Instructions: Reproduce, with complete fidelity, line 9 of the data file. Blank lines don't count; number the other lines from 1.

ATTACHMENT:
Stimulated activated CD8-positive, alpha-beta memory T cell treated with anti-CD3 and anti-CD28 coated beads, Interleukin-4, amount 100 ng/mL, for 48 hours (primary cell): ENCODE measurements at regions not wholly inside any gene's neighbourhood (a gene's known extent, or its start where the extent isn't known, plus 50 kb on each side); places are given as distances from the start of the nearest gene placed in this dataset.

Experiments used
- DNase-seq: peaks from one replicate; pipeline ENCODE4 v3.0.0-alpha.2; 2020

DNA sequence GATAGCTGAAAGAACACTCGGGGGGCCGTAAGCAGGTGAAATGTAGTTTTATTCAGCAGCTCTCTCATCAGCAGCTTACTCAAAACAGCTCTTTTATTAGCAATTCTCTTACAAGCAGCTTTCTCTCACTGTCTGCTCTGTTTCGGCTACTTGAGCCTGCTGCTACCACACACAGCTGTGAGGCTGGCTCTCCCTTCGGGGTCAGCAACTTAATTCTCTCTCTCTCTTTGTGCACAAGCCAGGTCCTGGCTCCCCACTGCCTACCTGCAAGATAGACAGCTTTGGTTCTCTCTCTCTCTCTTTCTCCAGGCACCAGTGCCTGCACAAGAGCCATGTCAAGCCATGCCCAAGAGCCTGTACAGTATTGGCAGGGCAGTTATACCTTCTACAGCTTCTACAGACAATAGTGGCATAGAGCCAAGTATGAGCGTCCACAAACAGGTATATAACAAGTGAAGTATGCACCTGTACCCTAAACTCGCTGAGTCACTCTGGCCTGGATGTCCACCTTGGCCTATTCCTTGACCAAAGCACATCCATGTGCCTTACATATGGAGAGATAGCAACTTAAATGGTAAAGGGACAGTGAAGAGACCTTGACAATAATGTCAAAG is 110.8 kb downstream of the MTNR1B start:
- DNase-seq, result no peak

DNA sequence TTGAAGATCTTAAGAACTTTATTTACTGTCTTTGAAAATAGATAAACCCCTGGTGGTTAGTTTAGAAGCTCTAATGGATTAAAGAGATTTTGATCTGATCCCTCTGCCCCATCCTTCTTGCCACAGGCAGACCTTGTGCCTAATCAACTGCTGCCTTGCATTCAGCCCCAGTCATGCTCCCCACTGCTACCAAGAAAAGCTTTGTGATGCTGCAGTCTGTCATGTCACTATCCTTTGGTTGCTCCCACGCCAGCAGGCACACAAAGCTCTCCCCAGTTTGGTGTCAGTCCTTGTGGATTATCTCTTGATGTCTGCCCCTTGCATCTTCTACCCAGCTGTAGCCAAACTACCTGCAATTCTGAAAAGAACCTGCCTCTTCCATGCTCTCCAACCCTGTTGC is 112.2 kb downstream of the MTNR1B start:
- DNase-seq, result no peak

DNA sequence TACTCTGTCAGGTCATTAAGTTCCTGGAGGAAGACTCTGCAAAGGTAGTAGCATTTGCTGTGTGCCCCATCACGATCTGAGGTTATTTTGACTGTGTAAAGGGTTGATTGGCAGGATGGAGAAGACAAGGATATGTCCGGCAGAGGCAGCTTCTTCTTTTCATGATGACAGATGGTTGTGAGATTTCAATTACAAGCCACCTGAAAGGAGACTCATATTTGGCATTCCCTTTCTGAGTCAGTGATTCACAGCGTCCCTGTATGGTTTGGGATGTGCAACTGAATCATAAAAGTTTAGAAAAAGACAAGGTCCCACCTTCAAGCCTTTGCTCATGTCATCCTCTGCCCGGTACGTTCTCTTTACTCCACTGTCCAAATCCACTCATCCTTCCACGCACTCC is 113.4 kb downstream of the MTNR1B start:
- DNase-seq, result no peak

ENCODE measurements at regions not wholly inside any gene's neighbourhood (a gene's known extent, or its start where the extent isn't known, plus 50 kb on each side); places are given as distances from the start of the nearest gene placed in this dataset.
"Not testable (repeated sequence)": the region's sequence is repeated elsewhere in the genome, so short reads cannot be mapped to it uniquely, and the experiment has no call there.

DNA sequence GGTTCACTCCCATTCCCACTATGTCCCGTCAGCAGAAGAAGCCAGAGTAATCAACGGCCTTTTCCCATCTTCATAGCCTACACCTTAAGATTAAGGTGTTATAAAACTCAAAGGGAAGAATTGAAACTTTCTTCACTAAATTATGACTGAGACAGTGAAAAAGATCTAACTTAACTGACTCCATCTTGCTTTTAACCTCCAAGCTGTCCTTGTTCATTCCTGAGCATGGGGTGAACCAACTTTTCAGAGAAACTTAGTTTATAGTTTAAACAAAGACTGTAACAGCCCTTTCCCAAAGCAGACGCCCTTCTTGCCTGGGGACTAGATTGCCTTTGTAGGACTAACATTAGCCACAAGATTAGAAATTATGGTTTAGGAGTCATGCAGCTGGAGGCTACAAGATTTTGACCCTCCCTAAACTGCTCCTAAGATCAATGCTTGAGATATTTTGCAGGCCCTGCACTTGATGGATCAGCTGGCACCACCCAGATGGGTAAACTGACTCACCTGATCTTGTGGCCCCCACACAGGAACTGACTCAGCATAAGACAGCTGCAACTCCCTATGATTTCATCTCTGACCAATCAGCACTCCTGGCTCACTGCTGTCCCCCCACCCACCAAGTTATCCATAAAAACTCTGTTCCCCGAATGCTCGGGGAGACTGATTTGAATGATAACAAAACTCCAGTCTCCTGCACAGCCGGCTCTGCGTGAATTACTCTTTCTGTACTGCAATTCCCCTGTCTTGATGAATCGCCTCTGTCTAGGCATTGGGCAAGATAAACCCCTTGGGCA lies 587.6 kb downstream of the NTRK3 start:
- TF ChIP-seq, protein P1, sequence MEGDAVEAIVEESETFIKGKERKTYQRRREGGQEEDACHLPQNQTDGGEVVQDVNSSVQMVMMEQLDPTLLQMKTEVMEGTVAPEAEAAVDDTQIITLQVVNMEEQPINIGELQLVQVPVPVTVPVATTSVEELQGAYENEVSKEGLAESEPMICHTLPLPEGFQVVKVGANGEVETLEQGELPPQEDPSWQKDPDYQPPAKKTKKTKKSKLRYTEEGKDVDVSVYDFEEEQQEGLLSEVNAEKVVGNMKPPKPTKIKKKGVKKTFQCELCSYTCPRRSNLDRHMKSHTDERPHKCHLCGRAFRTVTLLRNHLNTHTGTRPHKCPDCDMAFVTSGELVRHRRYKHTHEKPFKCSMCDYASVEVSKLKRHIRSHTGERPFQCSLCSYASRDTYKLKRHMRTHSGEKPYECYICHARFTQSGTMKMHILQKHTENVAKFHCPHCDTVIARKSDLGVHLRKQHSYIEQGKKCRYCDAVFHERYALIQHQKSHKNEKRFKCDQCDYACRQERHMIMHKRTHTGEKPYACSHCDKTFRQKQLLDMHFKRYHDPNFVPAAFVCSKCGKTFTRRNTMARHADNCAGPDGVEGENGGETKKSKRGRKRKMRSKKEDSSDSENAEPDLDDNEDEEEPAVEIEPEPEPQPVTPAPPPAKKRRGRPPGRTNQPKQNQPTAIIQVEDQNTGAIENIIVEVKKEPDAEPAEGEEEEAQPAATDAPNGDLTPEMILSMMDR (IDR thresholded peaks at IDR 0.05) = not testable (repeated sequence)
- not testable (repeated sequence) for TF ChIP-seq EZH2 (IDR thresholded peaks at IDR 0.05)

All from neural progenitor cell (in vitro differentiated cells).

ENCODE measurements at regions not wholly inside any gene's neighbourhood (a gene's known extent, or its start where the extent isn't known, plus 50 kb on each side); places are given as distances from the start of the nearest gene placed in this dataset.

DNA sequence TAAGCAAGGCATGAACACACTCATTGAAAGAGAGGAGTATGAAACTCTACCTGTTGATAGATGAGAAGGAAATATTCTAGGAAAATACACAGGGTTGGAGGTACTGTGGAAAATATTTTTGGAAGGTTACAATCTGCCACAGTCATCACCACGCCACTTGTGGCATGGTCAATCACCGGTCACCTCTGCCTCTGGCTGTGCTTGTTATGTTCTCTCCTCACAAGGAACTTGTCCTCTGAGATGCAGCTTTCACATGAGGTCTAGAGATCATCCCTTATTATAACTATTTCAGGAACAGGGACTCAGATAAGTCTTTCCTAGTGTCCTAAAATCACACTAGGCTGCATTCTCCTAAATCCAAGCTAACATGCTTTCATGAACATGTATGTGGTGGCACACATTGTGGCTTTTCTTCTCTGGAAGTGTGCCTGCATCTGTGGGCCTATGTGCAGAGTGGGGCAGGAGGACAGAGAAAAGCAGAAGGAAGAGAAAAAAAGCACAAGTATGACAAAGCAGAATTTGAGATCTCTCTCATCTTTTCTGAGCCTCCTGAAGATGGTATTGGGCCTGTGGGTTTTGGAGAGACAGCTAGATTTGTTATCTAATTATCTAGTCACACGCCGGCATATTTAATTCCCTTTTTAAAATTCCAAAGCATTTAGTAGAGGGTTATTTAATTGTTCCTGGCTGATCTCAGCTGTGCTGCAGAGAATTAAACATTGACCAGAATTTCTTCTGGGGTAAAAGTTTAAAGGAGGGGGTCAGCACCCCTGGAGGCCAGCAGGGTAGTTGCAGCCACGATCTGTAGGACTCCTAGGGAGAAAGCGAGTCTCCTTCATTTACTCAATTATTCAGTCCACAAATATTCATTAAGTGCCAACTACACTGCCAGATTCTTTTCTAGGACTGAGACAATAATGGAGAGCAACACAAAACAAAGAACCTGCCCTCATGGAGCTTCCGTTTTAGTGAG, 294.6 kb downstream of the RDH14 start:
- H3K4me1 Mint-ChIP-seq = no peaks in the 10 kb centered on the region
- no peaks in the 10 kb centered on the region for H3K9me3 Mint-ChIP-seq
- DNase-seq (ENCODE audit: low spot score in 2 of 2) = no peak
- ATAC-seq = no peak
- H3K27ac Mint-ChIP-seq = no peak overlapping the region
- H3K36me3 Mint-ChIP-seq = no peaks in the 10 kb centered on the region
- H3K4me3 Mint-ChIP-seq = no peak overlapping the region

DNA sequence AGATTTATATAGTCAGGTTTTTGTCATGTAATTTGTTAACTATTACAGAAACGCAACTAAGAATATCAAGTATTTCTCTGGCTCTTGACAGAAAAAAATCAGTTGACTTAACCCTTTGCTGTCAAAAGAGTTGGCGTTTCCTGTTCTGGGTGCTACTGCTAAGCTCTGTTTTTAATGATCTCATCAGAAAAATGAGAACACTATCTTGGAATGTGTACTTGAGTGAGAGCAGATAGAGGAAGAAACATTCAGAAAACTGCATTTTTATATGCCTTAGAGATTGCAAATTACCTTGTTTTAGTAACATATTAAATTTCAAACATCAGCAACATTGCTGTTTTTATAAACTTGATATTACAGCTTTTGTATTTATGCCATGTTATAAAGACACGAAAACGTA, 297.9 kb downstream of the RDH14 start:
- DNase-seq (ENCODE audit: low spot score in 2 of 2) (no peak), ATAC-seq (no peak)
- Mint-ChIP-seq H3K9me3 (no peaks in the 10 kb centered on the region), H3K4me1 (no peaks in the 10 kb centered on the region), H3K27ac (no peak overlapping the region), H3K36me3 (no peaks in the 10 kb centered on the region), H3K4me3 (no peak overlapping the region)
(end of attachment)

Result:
- DNase-seq, result no peak